Water sprite is one of the easier freshwater plant species you can get for your aquarium. This plant can either be planted in the substrate or floated at the surface of the water to provide shelter and shade for fish below. Water sprite is also an incredibly fast grower and will need to be trimmed often. In addition, if you’re trying to breed fish or invertebrates, these clippings make for perfect spawning areas.
Keep reading to find out everything you need to know about water sprite plant care and keeping this freshwater species in your own aquarium!
Ceratopteris thalictroides is commonly known as water sprite, water fern, oriental water fern, Indian water fern, and water horn fern. The water sprite plant is actually considered a fern and is placed in the Ceratopteris genus which is designated to exclusively aquatic homosporous ferns.
Species from this genus are commonly used as model organisms in genomic studies due to their fast growth rate and easily observable phenotypes. As of July 2020, less than 10 different species have been documented.
What are water sprites?
In European mythology, water sprites are synonymous with water fairies who are able to breathe both air and water; they are sometimes portrayed as being able to fly as well. They are considered a type of diety more than a mythical animal and have been portrayed in many different ways across countries and cultures.
It is possible that Ceratopteris thalictroides was given its common name after these mystical creatures due to its ability to be grown submersed and partially emersed!
Water sprite has a very natural wide range and can be found growing in most tropical locations on almost every continent. They can survive most water conditions but tend to do best in slow-moving or standstill waters like ponds and swamps. Water sprites can be seen growing from the substrate or as a floating plant. They also do well in both shady and sunny areas.
Water sprites are annuals. This means that they will need to drop their seeds in order to come back the next year; this is in contrast to perennials, which will regrow themselves the next year from remaining root systems.
Because of its fast growth rate and adaptability, the water sprite plant has become an invasive species in many tropical states and countries. Since it can grow in a wide range of conditions, it can easily overtake and outcompete other endemic plant species that are crucial for the health of the local ecosystem.
Is water sprite edible?
Apart from being a model organism for genomic studies, water sprite is a common dish in some parts of the world, including Madagascar, Vietnam, and New Guinea. However, it is possible that the plant contains carcinogens even when cooked, so caution should be taken if planning to harvest. Remember, never eat anything that comes out of your fish tank!
In some parts of New Guinea, the water sprite plant is sometimes even used as personal decoration.
Telling plants apart can be difficult, but there are a few ways to confidently identify water sprite. Water sprite is usually bright green and stands tall in the aquarium when planted in the substrate. These plants have a central stem with delicate leaves that extend out from various locations on that stem. If left to float, the plant will tend to become entangled with itself and the roots will grow down towards the bottom of the tank.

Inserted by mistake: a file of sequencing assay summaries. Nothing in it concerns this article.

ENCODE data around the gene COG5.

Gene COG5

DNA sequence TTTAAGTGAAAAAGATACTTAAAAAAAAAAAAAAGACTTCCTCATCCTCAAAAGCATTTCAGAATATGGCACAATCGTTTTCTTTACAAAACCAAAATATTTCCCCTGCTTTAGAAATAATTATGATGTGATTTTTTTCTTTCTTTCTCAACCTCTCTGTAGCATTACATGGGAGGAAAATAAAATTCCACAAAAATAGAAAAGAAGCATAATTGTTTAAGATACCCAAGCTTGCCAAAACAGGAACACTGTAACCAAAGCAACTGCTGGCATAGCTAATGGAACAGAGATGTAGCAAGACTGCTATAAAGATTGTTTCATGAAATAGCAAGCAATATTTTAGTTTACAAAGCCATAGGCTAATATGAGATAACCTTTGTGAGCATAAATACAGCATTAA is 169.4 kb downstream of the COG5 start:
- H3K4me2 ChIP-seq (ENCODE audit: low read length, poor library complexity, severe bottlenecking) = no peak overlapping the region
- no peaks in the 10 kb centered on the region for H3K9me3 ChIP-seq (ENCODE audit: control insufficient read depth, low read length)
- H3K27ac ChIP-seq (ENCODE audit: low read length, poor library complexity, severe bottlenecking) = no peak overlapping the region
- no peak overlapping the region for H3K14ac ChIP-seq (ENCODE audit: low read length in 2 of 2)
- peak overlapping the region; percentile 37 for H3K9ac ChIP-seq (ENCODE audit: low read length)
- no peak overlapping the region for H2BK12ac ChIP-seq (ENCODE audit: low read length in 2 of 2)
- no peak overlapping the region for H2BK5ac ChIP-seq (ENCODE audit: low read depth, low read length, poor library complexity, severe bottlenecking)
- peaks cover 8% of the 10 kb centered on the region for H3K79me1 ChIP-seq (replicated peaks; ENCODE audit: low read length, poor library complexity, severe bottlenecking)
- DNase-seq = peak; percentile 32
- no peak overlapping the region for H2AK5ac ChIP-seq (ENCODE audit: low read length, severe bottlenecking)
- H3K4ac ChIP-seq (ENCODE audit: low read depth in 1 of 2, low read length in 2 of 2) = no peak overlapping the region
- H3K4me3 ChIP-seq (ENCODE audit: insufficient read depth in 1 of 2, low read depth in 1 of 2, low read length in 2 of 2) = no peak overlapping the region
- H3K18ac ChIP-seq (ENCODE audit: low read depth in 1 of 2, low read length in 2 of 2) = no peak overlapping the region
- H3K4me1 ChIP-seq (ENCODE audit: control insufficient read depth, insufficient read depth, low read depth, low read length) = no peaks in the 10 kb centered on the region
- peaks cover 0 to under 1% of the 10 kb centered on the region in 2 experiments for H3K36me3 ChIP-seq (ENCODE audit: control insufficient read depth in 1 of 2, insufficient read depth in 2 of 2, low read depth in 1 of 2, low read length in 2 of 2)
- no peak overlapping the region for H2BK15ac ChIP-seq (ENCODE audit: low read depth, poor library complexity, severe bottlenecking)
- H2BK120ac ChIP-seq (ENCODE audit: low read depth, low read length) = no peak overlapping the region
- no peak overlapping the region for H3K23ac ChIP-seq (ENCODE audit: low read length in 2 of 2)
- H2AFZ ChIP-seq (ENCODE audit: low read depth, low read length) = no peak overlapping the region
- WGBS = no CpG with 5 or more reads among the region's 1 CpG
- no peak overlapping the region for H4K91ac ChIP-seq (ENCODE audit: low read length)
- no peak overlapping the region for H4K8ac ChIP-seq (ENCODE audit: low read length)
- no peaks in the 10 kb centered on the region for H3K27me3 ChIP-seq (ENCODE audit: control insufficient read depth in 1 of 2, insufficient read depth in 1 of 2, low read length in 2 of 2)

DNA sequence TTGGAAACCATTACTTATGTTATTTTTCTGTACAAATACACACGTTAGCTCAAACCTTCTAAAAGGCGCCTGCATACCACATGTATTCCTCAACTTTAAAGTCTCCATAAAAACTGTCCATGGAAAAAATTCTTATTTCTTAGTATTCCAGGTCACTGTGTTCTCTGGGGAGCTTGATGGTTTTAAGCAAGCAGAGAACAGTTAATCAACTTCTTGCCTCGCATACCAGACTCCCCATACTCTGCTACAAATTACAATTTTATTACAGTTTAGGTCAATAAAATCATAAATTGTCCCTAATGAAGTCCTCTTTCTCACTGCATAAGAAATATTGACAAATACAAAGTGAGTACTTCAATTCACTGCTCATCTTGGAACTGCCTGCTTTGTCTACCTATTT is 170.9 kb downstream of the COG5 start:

Water sprite can grow to a foot (30.5 cm) or more, and can potentially start to partially grow above the surface of the water.
Water sprite tank requirements
Water sprite is one of the most forgiving aquatic plants and doesn’t take too much to keep it happy. However, make sure to be prepared to have to keep up with trimming and pruning if you don’t want this plant to take over your aquarium!
As these plants are found in slow-moving waters, they will not do well in an aquarium with high flow and should never be placed in a direct water current; this is especially important if you’re planning to keep your water sprite plant floating.
Interestingly, these plants are naturally found at moderate water depths despite their affinity for high-intensity lighting. In the aquarium, this means that they can be placed practically anywhere, though placing them at the back will temporarily keep from taking away from valuable swimming space towards the front. It is recommended to keep these plants under moderate lighting to help control growth rate, but high-intensity lighting can also be used if willing to provide additional maintenance and upkeep of growth.
Note: It should also be warned that keeping an aquarium with high lighting will most often times result in a constant battle between maintenance and algae growth. Water sprite is a good option for exporting nutrients and ultimately helping starve algae before it can take root.
Water sprite is naturally found in areas with less-than-ideal water conditions; more important than getting the ‘right conditions’ is getting stable conditions in your aquarium.
To keep healthy and happy water sprite, water temperature should always be constant between 68-82° F (20.0-27.8° C) with pH between 6.5-7.5. One thing to consider when stocking your planted aquarium though is that water sprite seems to prefer softer water, with KH between 3-8.
A popular use for water sprite is as a nutrient export; all plants, including aquatic plants, uptake certain nutrients in order to grow and stay healthy. Because water sprite tends to grow so fast, that also means that it requires a lot of nutrients to do so. Some hobbyists with excess nutrient problems have turned to water sprite to help organically remove nutrients from the water in their aquarium.
While this is a temporary fix to a nutrient problem, it cannot be sustained if the influx of nutrients does not last. The plant will either need to be transplanted or nutrients will eventually need to be supplemented into the aquarium system.
Is water sprite a low light plant?
Though a very easy beginner plant, water sprite will not do its best under low lighting. This plant thrives in moderate to high lighting. Low light may cause the plant to stretch for additional light and/or lose its vibrant green coloring.
While floating water sprite under low light might bring the plant closer to the light source, it will probably still not be enough for the plant to grow at its fastest and healthiest rate.